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Published October 21, 2011, 03:29 AM

Show choir students offering to pick up ears of corn as fundraiser

MITCHELL, S.D. - Ears of corn scattered on farmers' fields may still wind up going to harvest, thanks to some Mitchell High School students.

By: Tom Lawrence, Mitchell (S.D.) Daily Republic

MITCHELL, S.D. - Ears of corn scattered on farmers' fields may still wind up going to harvest, thanks to some Mitchell High School students.

Members of Friend de Coup, MHS's show choir, are offering their services to pick up ears of corn that didn't make it through a combine. They are asking for half the profit from the sale of the rescued corn, according to sophomore and show choir member Jake Louder.

The money will help cover Friend de Coup expenses.

"I'm pretty sure farmers will do it," said Jake, 15. "It's a lot of dollars and there's corn all over the place."

He said about 20 members of the show choir are willing to work for farmers. They will get their start on Saturday, when they will pick up ears at Jake's stepgrandparents' farm northeast of Mitchell.

They plan to pick up corn from 9 a.m. until 5 p.m. at Charles and Linda Bannwarth's farm, Jake said.

Linda Bannwarth said as much as 30 percent of their crop is on the ground and other fields saw a lot of ears hit the ground as well. She said this was the worst year they have ever seen for ears dropping to the ground, and her husband has farmed for more than 50 years.

One of their granddaughters, Kaitlyn Bannwarth, 12, of Brandon, picked up 25 bushels of corn in just a few hours last weekend. At $5.81 per bushel - the price of corn at a local elevator Wednesday - that corn is worth nearly $150.

"She picked up a lot of corn in a short time," Linda said. "We were out combining on the other side, and she was out picking up corn."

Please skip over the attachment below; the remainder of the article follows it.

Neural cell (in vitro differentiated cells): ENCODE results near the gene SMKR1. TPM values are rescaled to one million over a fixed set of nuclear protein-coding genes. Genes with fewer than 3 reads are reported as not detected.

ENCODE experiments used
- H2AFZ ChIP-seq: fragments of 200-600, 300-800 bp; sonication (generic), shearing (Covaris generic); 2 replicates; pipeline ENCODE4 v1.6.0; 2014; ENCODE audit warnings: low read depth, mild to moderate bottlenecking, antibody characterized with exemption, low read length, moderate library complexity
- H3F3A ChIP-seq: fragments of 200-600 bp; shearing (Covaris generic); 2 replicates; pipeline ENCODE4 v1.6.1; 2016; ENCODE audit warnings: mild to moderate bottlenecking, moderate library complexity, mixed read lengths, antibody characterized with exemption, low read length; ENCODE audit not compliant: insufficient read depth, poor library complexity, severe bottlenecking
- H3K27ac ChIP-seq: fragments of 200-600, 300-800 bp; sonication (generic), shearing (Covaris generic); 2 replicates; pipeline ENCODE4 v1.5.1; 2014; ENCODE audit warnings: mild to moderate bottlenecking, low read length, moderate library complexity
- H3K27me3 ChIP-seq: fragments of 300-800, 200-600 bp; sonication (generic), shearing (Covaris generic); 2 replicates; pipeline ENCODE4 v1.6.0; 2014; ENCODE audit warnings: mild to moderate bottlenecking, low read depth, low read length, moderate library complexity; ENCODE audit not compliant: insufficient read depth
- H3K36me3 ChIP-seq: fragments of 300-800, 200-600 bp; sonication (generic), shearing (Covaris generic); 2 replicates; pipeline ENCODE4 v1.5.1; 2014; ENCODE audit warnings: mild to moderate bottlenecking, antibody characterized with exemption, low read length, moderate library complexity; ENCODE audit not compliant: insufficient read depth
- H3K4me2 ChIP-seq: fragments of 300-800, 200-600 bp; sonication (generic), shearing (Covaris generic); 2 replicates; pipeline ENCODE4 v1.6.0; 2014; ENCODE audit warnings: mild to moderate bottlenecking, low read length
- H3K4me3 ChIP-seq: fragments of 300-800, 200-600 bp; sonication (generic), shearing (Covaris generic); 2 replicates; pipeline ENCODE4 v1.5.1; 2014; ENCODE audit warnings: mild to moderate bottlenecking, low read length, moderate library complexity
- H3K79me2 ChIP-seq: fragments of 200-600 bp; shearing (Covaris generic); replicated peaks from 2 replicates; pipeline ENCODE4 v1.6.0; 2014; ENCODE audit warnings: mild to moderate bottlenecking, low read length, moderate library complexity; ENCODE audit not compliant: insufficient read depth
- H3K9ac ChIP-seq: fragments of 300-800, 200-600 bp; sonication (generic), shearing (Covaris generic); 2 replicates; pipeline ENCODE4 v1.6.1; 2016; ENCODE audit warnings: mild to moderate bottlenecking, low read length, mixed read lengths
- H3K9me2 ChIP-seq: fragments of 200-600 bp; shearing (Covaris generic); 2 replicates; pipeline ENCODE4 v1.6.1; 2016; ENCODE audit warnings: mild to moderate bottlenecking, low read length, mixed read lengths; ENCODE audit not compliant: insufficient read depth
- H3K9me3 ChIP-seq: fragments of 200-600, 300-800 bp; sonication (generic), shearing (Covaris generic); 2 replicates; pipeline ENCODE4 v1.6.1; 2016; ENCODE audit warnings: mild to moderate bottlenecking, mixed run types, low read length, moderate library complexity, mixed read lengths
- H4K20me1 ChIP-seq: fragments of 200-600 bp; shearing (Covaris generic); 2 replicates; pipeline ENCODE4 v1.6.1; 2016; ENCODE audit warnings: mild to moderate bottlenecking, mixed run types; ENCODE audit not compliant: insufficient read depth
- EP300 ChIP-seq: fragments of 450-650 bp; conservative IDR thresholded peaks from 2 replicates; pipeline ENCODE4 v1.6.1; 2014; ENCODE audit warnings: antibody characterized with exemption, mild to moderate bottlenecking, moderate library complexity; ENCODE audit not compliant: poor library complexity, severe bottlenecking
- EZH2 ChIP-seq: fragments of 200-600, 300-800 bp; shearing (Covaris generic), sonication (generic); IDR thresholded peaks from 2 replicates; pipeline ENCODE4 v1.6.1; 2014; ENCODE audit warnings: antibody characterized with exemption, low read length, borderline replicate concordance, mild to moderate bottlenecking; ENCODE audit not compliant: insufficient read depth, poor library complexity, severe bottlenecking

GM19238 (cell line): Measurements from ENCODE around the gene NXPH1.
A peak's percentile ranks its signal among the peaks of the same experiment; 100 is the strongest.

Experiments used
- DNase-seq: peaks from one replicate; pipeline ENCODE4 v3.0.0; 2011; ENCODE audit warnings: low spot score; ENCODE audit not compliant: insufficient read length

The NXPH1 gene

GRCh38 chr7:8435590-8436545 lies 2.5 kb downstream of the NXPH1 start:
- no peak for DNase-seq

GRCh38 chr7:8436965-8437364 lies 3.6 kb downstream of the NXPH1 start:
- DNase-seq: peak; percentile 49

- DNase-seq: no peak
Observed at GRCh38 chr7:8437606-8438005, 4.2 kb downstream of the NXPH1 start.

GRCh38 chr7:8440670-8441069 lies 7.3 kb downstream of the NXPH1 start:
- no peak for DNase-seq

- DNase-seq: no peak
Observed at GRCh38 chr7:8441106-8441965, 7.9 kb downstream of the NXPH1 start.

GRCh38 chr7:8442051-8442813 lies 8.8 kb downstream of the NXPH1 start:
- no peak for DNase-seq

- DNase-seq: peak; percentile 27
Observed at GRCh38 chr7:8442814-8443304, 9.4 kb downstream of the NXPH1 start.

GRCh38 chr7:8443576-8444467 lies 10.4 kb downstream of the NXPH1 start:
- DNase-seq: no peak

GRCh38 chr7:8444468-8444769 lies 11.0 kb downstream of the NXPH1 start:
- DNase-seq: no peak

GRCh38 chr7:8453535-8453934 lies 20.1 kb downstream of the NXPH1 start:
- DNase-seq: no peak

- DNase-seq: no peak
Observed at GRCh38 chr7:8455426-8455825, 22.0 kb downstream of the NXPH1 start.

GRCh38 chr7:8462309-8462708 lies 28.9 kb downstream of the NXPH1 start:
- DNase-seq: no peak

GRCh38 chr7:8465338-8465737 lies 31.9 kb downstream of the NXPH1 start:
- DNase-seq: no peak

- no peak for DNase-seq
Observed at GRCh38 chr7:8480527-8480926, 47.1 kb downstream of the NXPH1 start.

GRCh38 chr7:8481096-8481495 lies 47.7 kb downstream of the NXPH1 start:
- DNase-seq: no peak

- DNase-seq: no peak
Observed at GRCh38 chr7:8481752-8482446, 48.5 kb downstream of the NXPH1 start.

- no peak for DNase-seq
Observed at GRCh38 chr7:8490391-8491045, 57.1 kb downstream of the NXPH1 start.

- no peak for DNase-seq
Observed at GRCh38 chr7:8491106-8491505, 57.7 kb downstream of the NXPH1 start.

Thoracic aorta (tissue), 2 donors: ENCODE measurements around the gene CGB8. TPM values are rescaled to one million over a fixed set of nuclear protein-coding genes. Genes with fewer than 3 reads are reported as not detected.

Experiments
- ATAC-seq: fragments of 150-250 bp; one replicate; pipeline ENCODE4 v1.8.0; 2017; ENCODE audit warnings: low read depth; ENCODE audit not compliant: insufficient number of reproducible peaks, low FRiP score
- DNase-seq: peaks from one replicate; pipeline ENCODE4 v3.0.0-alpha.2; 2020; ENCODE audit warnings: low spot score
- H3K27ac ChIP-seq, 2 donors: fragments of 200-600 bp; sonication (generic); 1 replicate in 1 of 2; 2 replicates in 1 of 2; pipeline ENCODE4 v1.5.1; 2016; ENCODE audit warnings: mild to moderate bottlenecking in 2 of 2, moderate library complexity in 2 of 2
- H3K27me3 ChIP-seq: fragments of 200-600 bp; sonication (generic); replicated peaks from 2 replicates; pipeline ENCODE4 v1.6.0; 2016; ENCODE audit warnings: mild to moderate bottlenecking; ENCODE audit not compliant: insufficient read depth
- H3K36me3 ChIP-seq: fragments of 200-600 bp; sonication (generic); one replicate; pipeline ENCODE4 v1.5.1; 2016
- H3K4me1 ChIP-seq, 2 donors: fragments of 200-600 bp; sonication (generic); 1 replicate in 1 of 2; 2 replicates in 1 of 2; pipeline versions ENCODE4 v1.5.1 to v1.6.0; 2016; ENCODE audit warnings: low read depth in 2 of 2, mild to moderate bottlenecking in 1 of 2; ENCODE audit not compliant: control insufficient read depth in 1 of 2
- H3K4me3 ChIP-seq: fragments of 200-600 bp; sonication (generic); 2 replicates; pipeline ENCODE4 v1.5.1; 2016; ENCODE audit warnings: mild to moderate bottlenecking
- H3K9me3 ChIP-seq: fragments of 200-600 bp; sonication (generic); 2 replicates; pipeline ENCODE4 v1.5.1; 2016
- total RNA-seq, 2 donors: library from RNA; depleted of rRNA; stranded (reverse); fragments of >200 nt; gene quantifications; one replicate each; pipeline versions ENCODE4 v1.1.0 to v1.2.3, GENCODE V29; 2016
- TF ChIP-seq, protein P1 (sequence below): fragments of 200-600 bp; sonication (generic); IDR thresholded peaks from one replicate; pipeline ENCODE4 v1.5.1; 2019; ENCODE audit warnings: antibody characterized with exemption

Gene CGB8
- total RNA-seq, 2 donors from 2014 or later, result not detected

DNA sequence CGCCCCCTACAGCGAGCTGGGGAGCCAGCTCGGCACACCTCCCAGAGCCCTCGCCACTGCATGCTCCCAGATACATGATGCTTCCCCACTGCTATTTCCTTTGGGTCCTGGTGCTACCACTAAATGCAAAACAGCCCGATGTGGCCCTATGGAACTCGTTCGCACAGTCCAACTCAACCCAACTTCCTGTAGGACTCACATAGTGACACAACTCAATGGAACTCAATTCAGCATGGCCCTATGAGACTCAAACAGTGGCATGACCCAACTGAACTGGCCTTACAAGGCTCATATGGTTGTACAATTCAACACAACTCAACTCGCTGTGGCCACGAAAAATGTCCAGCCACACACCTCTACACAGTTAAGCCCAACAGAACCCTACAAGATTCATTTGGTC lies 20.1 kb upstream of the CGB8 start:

She said a lot of farmers had the same problem this year. The corn is at 13 percent moisture, Linda said, and stalks have become very brittle.

Jake said he realizes it's going to be hard work, but the performers are used to exerting themselves. He said he can't promise, however, that they will sing and dance while they work.

South Dakota Corn Growers Association senior writer Randy Hascall said some ears always land on the ground, but the problem is a little bigger than usual this year.

The prolonged dry spell in the fall made stalks brittle and more likely to drop their ears, Hascall said.

It's called "green snap," in which ears of corn fall off stalks after the stalks collapse in high winds, he said. A high wind two weeks ago tossed a lot of ears to the ground, Jake said.

Some ears just get away from the combine and wind up on the ground, Hascall said. He said farmers have one main option in dealing with the problem.

"If they do have fence, they will turn cattle out there," Hascall said. "It's usually a pretty good feed source, if they have cattle. Otherwise, they just leave it there."

He said the show choir students may have hit upon a winning idea.

"Be interesting to see how it comes out," Hascall said.

To hire the show choir students to pick corn, call Jake Louder at 999-2862 or his mother, Teresa Bannwarth, at 999-3820.

Chris Huber/Republic

A cob of corn lies Wednesday in a harvested cornfield two miles north of Corsica. Members of the Mitchell High School show choir are offering their services to help farmers pick up corn that was missed during harvest in exchange for half the profits.

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